At the hands of the gifted director Duncan Jones (Moon and Source Code), Warcraft is still a complete and utter misfire. Filled with bloated CGI, sluggish characters and a flimsy story this film is strictly for geeks only. Outsiders you’ve been warned.
Director Duncan Jones will live to seize another day. For now, though his newest film is a complete misfire and utter waste of your time. Warcraft is nothing more than a scattershot adventure of Orcs vs. Man. This is yet another example of why video games fail to deliver satisfaction to the big screen. The story follows an Orc horde invading the realm of Azeroth. Now, a few human heroes and dissenting Orcs must attempt to stop the true evil behind this war. A.KA. bloated CGI sequences with actors thrown into the middle of the chaos.
Jones tries his best to craft the battlefield, but fails to bring justice to the flimsy story. This lumbering adaptation was obviously made for fans of the game only. For me, I found it very hard to care about paper-thin characters and a convoluted plot that felt more like a first chapter in an endless, tedious saga of movies full of noise. In the end, Warcraft is a code you can’t crack which makes it frustrating for viewers alike. Apparently, this is only the beginning for more films to follow … God help us all.
Warcraft is rated PG-13 (Parents Strongly Cautioned). For extended sequences of intense fantasy violence.
Teenage Mutant Ninja Turtles: Out of the Shadows ditches the dark and gritty tone of its predecessor, but stays just as stupid and in the end is another empty shell.
Incredibly dumb and juvenile, TMNT: Out of the Shadows is a film for 11-year-old boys with zero attention spans. These type of comic book flares are relentless to the point of torture. Nevertheless, TMNT: Out of the Shadows is somehow a slight improvement upon its predecessor, but that’s not saying much from a CGI fest of talking turtles. The charm and heart from the ‘80s cartoon hit has simmered. Now, we get another pointless sequel of giant turtle crashing into things with Megan Fox (playing the beloved April O’Neil) helmed as their companion. Please God, help me.
Loud and obnoxious, Fox runs into action while the camera focuses more on her body than her brains. Director David Green (Earth to Echo) continues the reign of childish impulse of good vs. evil. This time around, Shredder joins forces with mad scientist Baxter Stockman (an awful Tyler Perry) and henchmen Bebop and Rocksteady (actors Gary Anthony Williams and Sheamus O'Shaunessy) to take over the world, yawn. Now, the Turtles (actors Alan Ritchson, Noel Fisher, Jeremy Howard and Pete Ploszek) must stop them and confront an even greater nemesis … Kraang (actor Fred Armisen). Sadly in the end, TMNT: Out of the Shadows is nothing more than a glorious hot mess of turtle dung.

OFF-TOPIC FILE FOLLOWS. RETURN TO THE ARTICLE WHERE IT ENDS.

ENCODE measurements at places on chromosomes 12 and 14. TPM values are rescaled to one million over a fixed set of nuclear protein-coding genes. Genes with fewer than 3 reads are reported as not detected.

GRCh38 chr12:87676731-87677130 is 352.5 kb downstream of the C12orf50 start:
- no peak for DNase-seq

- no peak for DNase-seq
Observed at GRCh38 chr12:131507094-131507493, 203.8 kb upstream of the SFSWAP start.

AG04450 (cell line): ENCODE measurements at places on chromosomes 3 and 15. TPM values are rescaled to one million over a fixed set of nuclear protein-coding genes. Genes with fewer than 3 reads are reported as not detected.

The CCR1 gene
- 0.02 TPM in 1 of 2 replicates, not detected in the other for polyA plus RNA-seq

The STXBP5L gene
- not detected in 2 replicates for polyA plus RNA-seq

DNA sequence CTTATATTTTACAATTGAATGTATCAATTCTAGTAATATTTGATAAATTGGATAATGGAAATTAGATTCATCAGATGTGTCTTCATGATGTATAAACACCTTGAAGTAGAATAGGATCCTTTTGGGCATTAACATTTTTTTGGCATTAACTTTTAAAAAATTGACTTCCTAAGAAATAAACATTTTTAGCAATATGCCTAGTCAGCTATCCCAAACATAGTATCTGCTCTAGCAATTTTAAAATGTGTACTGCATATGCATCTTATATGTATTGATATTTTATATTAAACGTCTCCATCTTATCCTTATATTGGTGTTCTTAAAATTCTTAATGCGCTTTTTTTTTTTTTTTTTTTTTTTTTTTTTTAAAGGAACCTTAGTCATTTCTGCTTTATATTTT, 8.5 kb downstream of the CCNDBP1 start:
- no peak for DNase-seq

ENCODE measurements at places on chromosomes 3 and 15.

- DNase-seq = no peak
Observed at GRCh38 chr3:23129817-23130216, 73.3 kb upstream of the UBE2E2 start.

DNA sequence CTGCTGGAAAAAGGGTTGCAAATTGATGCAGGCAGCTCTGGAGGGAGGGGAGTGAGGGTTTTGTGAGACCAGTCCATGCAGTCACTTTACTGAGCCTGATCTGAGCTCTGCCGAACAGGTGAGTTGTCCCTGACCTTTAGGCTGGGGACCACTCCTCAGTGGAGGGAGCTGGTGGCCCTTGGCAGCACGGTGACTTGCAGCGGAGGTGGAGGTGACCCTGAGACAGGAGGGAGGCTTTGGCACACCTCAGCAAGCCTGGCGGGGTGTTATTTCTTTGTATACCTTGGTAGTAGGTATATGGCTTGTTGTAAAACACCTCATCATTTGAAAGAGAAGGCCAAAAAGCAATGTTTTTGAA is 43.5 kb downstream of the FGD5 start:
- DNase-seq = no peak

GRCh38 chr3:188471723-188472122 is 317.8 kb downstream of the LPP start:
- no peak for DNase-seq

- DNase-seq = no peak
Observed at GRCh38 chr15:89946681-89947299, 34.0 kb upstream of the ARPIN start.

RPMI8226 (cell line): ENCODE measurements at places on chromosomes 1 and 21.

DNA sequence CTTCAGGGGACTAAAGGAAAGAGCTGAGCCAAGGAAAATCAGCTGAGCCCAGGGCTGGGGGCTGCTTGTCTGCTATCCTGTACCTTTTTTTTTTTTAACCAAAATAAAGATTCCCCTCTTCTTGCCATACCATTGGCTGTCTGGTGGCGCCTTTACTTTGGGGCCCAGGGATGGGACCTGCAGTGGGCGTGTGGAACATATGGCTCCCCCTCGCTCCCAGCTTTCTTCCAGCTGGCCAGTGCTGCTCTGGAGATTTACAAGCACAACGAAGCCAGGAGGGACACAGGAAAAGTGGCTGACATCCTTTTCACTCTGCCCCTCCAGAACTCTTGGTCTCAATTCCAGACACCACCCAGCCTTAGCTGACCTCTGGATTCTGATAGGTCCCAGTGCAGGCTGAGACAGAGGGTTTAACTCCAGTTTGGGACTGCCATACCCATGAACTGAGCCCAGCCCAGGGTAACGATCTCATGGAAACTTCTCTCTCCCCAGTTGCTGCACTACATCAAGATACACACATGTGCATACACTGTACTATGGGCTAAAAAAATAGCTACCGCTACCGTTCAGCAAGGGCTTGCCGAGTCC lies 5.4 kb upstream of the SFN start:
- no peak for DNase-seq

Teenage Mutant Ninja Turtles: Out of the Shadows is rated PG-13 (Parents Strongly Cautioned). For sci-fi action violence.
Completing the First Class trilogy, X-Men: Apocalypse blends resonant themes with strong characters even if it stumbles from a few too many mutant fatigues.
Apocalypse thrills and entertains, but does lack depth from previous X-Men entries. Nevertheless, director Bryan Singer (X-Men, X2 and Days of Future Past) completes his master making timeline of the X-Men universe. Sure, it does lack narrative depth but it’s a hell of an emotional roller coaster all the way to the end. Suck on that cynics. All of the characters have grown and deepened since we first took that journey with them back 2011’s First Class.
We’ve been with them during the Cuba missile crisis in 1962 and during the Sentinels launch of 1973. Now, it’s 1983 and with the emergence of the world's first mutant, En Sabah Nur/Apocalypse (a brilliant Oscar Isaac), the X-Men must unite to defeat his extinction level plan. Yes, the film is another evil being wanting to accomplish world domination for the mutant race. With the simple plot, Singer focuses on a visual splendor backed by an emotional resonance from each character. All of our favorite actors return to the screen consisting of James McAvoy, Michael Fassbender, Jennifer Lawrence, Nicholas Hoult, Rose Byrne, Evan Peters, Lucas Till, Josh Helman and Hugh Jackman. Newcomers Sophie Turner, Tye Sheridan, Kodi Smit-McPhee and Alexandra Shipp all perform well as younger incarnations of Jean Grey, Scott Summers/Cyclops, Kurt Wagner/Nightcrawler and Ororo Munroe/Storm.
Singer hits all of the staples in this film, there’s the Four Horsemen of Apocalypse, there’s Peter Maximoff/Quicksilver’s super speed evacuation scene, there’s Jackman’s cameo scene as Weapon X and there’s McAvoy’s evolution of Professor X. Throughout the destruction of the film Singer cranks the volume up to 11. Buildings crumble and X-Men unite! I get it, there’s an overload of action and a lack of narrative depth in this third outing for the First Class trilogy, nevertheless, Apocalypse rises from the ashes and obliterates the summer competition. With mutant fatigue clouding over Singer’s eyes, the only way to go from this chapter is up … hopefully. Yes, it’s a little underwhelming when compared to its predecessors, but in all honesty, fully satisfying every fan geek when wrapping up a trilogy is nearly impossible.
So take Apocalypse as a grain of salt and you surely won’t be disappointed. A vulnerable superhero franchise that’s been beaten up just keeps on standing. X-Men: Apocalypse is a clear setup for future films to follow in this puzzle piece timeline. Big special effects followed by outstanding performers helmed the path for the film. Apocalypse finds its comic book storytelling through an amidst of the chaos and rises. Don’t let the negative criticism get you down, this ninth chapter for the mutant universe hits some rocky moments but overcomes it all-in-all thanks to impressive visual set pieces.
X-Men: Apocalypse is rated PG-13 (Parents Strongly Cautioned) For sequences of violence, action and destruction, brief strong language and some suggestive images.
The Angry Birds Movie is colorful and harmless for families, but all-in-all it’s just a 99 cent app turned into a $10 cash grab movie for Rovio and Sony.